Lin-Shung Huang from Carnegie Mellon presents a study at USENIX Security about clickjacking attack vectors and the defenses to deploy for evading this issue.
Hello, I am David Lin-Shung Huang from Carnegie Mellon. Today I will be talking about clickjacking attacks and defenses and will introduce three new attack variants to show how all existing defenses are insufficient and present a new defense to address the root causes. So, this is joint work with Alex, Helen, Stuart from Microsoft Research, and Collin from Carnegie Mellon. This work was done while I was intern in a Microsoft Research.
So, to begin let me give an example of clickjacking on the web. Likejacking is type of clickjacking attacks that targets Facebook’s ‘Like’ button. So, suppose the user visits the attacker’s website. The attacker can embed Facebook’s ‘Like’ button on his page and the attacker wants to trick the user to click on the “Like” button, so, how can he do that? First, he can create a decoy button that lures the user to click on it to claim a free iPad.Then, he can reposition the ‘Like’ button exactly on top of the decoy button and, finally, he can make the ‘Like’ button completely transparent using CSS, so, when the user tries to click on the decoy button he ends up getting tricked to click on something he didn’t intend to click on (see right-hand image). So, in this talk first I’ll define clickjacking and characterize the existing attacks, then I’ll explain why existing defenses are insufficient and demonstrate three new attack variants that evade them. Finally, I’ll present a fundamental defense that addresses the root cause. We evaluated both attacks and defenses using Amazon Mechanical Turk. So, we’ll tell you how many people really fall for the fall for the attacks and how much the defenses can help.
So, you’ve seen an example of clickjacking but let’s define clickjacking in a more general way. Clickjacking may occur when multiple distrusting applications are sharing the same graphical display. So, an attack application compromises the context integrity of another application’s user interface when the user acts on the UI.Let me explain what context integrity means with an example of a user clicking on the ‘Like’ button. First, the user is checking the target, and if he intends to click, he initiates the click. After a couple of hundred milliseconds the target is actually clicked. So, what is the context integrity in this case?
When the user is checking the target he recognizes that the target object, which is the ‘Like’ button, is what he intends to click, furthermore, he checks that the cursor feedback is where he intends to click, so, these two things are the visual integrity.
In addition, the target and pointer shouldn’t change from when he initiated the click to when the target is actually clicked. This is the temporal integrity. And we know that this type of problem is similar to the time of check to time of use problem except that now it’s the user performing the check. So, context integrity consists of both the visual integrity and the temporal integrity combined.So, we surveyed a bunch of existing attacks, and now let me show you some examples of how they compromise context integrity. I’m using a PayPal checkout dialog, just for example (see left-hand image). One simple strategy to compromise the visual integrity is to hide the target. So, browsers allow web applications to make objects completely transparent using the CSS opacity. In some cases, the attacker may not need to or want to hide the entire target, the application can partially overlay important bits on the target to trick the user, and we provided more examples, such as propping, in our paper. Another way to compromise the visual integrity is by manipulating the cursor feedback (see right-hand image). Browsers allow web applications to set custom cursor icons or even completely hide them, so, the attacker can set a cursor icon that displays the pointing hand away from the actual location of the pointer to mislead the user. So, when the user clicks on the decoy button the real pointer is actually clicking on the ‘Like’ button.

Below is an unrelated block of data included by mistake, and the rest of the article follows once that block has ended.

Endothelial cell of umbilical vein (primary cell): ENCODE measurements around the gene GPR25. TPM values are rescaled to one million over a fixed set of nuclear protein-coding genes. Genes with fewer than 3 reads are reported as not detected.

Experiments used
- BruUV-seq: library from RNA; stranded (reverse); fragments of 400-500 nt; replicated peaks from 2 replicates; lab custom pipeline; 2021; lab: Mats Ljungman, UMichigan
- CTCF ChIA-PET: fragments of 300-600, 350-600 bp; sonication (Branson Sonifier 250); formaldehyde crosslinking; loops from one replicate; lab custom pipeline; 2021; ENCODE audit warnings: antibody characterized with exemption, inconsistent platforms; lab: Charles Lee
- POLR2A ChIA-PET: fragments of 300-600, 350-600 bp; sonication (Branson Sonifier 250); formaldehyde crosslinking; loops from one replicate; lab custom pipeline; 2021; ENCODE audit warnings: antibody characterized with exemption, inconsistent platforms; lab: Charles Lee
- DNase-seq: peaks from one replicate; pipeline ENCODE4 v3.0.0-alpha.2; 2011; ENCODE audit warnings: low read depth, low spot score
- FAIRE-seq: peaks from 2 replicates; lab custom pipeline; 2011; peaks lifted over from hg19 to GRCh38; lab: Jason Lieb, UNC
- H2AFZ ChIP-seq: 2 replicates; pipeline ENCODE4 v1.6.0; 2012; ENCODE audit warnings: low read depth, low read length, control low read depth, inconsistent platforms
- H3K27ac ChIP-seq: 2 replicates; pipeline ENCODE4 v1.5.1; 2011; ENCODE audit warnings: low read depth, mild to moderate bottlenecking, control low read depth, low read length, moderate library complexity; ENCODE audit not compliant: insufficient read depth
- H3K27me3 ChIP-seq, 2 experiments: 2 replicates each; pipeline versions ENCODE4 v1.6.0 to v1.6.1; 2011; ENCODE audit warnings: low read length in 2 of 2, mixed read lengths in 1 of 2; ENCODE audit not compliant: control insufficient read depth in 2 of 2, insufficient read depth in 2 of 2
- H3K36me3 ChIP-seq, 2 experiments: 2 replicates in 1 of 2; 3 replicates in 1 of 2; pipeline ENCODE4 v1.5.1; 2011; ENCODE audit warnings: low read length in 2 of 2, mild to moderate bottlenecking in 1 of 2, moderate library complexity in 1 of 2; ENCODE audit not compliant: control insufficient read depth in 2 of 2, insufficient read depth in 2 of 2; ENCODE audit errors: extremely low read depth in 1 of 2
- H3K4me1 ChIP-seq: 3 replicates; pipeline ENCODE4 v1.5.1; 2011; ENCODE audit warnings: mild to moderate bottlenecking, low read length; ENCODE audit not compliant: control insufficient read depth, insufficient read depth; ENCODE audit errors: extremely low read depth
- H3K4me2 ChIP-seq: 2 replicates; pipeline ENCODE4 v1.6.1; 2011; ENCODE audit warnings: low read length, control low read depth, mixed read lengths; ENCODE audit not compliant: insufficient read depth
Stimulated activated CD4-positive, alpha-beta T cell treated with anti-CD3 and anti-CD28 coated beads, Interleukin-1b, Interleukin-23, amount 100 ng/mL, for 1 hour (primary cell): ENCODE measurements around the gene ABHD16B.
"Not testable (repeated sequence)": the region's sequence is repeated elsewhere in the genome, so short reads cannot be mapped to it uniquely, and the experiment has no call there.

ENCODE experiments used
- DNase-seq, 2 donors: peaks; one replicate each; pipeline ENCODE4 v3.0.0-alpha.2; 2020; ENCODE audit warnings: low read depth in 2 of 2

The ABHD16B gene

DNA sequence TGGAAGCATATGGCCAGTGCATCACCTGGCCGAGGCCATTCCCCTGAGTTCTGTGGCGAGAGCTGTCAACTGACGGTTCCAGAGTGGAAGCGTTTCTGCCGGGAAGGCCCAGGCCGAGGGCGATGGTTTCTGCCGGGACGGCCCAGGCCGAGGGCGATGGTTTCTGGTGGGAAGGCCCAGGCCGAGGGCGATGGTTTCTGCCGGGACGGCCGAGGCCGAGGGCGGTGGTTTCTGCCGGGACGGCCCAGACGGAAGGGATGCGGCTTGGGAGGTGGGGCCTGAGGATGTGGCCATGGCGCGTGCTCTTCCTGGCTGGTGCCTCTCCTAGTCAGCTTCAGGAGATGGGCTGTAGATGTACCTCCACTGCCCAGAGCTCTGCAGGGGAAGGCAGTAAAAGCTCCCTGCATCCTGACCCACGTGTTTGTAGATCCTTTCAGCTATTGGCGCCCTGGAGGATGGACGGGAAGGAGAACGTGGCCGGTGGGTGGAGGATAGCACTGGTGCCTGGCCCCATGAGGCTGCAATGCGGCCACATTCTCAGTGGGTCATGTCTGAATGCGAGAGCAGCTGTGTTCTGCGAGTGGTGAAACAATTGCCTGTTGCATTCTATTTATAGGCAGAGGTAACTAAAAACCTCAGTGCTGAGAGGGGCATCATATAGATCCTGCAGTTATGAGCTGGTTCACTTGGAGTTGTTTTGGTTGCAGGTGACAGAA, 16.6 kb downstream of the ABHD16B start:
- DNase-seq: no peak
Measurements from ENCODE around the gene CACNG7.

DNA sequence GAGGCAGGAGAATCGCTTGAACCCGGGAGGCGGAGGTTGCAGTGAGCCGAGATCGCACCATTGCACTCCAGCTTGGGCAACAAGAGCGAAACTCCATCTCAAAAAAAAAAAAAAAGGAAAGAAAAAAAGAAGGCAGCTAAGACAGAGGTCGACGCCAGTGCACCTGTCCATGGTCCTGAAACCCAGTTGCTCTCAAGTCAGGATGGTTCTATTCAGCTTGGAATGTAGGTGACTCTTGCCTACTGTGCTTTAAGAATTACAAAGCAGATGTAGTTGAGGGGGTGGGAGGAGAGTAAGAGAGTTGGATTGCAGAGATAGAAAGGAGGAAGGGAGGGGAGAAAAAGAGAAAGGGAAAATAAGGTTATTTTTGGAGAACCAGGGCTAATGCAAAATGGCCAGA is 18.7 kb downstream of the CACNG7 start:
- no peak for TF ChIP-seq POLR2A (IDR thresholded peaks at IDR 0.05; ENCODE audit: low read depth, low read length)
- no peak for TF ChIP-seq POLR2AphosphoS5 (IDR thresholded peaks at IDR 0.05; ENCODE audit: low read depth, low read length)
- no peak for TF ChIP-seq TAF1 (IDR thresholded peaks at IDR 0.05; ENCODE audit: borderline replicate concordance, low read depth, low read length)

And as mentioned, context integrity consists of visual integrity and temporal integrity, so even if visual integrity isn’t compromised it’s still not enough to prevent all clickjacking attacks. The attacker can compromise temporal integrity using a technique we call Bait-and-Switch. The attacker baits the user to click on the decoy button which is the ‘Claim your FREE iPad’ button. When the user’s pointer hovers over the button the target is instantly repositioned under the pointer, and note that the display of the target object is fully visible and the pointer wasn’t altered but the user doesn’t have enough time to comprehend the visual change.